But as some airlines vacate gates, Delta Airlines is launching 11 new flights from Austin this month — destinations include McAllen, Midland/Odessa, Nashville, Cincinnati and Raleigh-Durham — representing a 20% increase in Delta's service over last year. It's the first time Delta is using Austin as a connecting point, requiring travelers worldwide to pass through ABIA to reach Midland and McAllen.

The departures board at ABIA showing Delta's new flight to Midland/Odessa.
Joseph McCulloch
Delta began flying from Austin to Midland/Odessa on April 22.

Southwest still has the biggest presence in Austin by far, accounting for about 45% of seats available out of Austin. American is in second place with 19% of seat capacity, but Delta has strengthened its third-place position to 14%.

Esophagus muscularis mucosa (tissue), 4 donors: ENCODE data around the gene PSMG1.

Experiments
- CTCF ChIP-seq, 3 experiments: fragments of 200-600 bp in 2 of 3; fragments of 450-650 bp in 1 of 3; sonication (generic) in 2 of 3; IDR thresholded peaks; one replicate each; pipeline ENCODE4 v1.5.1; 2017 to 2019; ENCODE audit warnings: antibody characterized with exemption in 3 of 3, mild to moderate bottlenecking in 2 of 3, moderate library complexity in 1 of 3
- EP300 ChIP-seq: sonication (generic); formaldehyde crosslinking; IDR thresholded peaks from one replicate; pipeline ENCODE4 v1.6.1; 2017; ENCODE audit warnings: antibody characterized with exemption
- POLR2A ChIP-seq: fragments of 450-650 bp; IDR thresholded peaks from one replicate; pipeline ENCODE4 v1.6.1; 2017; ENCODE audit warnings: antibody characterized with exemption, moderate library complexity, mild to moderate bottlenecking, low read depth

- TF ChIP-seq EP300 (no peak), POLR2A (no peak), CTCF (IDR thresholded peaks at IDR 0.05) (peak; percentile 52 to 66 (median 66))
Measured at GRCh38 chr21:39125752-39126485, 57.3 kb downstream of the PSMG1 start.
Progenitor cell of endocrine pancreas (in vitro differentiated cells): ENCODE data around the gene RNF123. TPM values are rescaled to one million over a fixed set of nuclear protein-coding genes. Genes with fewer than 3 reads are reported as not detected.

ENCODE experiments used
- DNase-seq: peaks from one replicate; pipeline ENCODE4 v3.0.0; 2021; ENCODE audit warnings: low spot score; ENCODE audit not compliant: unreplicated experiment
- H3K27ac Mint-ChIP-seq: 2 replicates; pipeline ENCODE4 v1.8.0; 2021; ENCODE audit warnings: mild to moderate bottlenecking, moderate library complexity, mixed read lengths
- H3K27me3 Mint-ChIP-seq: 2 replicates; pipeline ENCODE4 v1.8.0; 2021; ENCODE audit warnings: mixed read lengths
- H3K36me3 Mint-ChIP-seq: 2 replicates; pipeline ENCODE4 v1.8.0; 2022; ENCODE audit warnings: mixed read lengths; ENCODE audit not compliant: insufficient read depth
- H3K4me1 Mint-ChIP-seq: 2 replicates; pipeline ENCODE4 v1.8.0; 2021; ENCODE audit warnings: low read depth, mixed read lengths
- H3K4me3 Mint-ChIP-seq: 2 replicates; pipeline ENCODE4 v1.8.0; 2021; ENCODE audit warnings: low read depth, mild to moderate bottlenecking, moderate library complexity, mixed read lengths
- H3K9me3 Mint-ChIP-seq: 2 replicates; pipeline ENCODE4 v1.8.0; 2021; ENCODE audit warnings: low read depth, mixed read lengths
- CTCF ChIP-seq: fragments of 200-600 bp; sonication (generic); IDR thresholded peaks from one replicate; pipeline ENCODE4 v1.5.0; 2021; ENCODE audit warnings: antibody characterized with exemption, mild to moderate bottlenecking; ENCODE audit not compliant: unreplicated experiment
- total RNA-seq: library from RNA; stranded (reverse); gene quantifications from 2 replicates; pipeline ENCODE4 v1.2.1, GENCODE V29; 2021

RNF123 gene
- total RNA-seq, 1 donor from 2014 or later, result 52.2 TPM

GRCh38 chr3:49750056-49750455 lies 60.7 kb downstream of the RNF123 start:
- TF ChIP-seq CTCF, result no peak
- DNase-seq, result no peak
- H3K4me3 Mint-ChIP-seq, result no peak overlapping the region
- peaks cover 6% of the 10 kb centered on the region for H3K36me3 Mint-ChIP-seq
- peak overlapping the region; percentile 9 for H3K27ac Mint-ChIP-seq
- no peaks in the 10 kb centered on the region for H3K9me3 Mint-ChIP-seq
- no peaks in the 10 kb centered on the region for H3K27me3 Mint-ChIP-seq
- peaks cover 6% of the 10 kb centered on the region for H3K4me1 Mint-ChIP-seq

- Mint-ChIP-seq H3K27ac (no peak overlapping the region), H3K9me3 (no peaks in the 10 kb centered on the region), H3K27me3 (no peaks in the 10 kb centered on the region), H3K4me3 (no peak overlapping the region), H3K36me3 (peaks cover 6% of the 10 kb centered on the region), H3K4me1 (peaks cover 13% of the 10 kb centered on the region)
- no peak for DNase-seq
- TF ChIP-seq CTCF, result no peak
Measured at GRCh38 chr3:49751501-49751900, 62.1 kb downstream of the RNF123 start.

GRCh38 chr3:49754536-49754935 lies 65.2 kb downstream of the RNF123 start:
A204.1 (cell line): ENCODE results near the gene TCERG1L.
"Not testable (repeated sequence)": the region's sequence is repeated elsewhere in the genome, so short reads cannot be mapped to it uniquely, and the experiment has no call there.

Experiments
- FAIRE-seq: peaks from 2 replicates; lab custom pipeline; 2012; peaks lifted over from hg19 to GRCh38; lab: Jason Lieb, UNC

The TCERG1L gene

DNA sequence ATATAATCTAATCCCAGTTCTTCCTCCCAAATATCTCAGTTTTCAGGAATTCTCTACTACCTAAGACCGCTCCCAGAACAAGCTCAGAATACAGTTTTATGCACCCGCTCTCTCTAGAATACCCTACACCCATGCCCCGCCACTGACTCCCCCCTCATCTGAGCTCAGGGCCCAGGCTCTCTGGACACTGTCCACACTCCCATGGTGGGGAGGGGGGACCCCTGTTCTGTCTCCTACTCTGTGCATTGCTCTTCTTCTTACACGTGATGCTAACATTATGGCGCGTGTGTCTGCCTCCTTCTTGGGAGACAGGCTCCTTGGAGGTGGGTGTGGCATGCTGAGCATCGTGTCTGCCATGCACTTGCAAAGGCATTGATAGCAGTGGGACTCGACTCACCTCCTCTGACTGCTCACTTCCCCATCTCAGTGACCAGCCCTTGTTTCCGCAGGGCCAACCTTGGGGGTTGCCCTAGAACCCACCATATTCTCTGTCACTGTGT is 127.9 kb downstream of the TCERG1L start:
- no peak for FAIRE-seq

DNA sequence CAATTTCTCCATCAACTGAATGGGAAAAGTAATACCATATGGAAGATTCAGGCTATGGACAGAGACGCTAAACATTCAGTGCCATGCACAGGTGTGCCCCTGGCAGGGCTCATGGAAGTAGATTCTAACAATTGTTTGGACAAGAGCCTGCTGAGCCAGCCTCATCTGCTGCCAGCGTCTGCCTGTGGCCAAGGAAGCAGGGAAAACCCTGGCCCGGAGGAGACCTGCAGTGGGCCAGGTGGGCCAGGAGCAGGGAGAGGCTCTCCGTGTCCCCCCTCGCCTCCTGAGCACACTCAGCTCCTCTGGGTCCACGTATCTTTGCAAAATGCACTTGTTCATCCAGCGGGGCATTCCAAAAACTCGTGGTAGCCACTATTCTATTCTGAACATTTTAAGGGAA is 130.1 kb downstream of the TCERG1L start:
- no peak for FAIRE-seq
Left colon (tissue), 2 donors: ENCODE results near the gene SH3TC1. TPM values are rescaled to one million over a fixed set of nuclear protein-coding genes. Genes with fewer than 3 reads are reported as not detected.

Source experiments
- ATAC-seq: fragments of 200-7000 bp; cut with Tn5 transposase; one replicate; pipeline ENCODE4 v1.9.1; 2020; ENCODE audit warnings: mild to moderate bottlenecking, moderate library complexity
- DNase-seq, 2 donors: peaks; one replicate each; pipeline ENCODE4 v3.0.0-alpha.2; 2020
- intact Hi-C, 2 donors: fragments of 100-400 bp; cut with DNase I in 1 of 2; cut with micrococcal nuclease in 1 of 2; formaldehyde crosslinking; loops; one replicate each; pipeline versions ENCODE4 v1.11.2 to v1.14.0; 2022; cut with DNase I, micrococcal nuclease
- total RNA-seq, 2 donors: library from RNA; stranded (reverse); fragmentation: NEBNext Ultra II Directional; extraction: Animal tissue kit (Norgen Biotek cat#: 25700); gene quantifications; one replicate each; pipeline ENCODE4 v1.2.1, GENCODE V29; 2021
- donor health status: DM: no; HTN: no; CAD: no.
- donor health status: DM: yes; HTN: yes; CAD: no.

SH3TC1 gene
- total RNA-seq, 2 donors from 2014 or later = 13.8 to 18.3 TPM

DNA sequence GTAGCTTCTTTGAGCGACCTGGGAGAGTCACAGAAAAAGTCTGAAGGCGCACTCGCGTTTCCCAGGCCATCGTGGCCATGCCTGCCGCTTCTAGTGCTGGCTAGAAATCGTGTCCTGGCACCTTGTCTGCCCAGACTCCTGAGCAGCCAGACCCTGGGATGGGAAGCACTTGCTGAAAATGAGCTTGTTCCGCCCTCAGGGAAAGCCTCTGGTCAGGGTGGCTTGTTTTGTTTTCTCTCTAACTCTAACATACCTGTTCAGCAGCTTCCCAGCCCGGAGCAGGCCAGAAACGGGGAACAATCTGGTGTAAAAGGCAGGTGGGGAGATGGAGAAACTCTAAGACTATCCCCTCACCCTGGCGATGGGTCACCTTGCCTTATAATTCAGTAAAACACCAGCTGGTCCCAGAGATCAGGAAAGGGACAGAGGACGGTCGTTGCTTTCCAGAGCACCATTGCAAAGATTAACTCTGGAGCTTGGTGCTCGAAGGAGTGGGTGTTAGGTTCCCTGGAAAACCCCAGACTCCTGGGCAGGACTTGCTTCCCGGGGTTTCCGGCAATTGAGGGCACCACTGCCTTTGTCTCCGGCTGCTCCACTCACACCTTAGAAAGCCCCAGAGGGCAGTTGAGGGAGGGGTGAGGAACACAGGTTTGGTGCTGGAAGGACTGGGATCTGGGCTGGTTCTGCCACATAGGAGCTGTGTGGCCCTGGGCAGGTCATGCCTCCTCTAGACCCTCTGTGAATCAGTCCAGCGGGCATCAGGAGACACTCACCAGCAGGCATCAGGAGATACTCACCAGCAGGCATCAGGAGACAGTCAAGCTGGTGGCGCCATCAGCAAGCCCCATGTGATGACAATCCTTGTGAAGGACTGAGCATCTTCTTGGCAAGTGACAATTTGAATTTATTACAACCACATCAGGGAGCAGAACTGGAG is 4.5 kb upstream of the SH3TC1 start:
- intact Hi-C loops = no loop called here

"We don't create demand. We follow the demand, so we're always looking across the country at cities where we see outsized economic development, outsized demand for air travel, and especially cities that fit really well with the Delta brand," explained Delta's Eric Beck, who helps decide which cities the airline serves in the United States.

Delta tried to sear that brand in the brains of South by Southwest attendees this year by sponsoring the music and technology festival for the first time. The airline took over a three-story restaurant and bar — Estelle's at 400 Colorado St. — and dished out free food, drinks and swag to members of its Sky Miles reward program. A select few were invited to intimate events in the basement featuring stars like actor and writer Issa Rae of HBO's Insecure and Austin BBQ giant Aaron Franklin.

Hundreds of Delta SkyMiles members with SXSW Badge waiting in line on the last day of the Delta Lounge on March 12, 2024.
Patricia Lim
KUT News